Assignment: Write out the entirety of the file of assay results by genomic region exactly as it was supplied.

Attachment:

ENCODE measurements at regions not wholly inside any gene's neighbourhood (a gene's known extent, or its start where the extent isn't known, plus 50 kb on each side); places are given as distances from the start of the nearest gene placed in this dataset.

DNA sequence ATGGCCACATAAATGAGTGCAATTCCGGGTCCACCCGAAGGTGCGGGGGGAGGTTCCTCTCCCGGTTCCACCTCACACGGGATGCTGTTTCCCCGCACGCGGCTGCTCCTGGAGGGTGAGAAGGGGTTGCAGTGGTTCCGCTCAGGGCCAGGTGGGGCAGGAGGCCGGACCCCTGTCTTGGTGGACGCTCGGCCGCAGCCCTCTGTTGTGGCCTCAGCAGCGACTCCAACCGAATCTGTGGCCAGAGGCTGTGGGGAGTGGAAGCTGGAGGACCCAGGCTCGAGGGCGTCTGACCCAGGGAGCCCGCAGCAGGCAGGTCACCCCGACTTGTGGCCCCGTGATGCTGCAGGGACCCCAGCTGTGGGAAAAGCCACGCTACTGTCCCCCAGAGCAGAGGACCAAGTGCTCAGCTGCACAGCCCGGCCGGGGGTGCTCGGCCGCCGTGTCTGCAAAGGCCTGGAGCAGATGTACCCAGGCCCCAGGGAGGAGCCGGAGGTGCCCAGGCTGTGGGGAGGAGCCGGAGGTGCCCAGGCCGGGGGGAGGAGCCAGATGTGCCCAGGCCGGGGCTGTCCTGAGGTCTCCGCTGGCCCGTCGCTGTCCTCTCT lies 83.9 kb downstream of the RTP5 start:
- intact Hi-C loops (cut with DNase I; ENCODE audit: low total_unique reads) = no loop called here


ENCODE measurements at regions not wholly inside any gene's neighbourhood (a gene's known extent, or its start where the extent isn't known, plus 50 kb on each side); places are given as distances from the start of the nearest gene placed in this dataset.

DNA sequence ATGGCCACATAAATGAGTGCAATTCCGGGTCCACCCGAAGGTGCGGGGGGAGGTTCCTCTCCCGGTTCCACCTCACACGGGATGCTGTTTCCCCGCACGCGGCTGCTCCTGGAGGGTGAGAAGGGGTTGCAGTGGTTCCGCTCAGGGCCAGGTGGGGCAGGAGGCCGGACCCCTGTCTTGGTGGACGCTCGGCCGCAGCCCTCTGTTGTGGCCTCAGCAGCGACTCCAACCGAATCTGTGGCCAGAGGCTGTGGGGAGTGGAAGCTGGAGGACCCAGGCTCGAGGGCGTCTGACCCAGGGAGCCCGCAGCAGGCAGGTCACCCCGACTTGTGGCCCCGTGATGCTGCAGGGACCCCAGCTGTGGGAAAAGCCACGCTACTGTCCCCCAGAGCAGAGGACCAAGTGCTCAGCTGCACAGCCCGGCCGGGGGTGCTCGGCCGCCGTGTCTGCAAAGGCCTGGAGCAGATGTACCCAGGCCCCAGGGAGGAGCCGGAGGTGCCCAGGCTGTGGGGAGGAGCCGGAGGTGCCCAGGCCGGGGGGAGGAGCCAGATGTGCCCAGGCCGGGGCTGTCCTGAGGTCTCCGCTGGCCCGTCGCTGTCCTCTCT lies 83.9 kb downstream of the RTP5 start:
- intact Hi-C loops (cut with DNase I; ENCODE audit: low total_unique reads) = no loop called here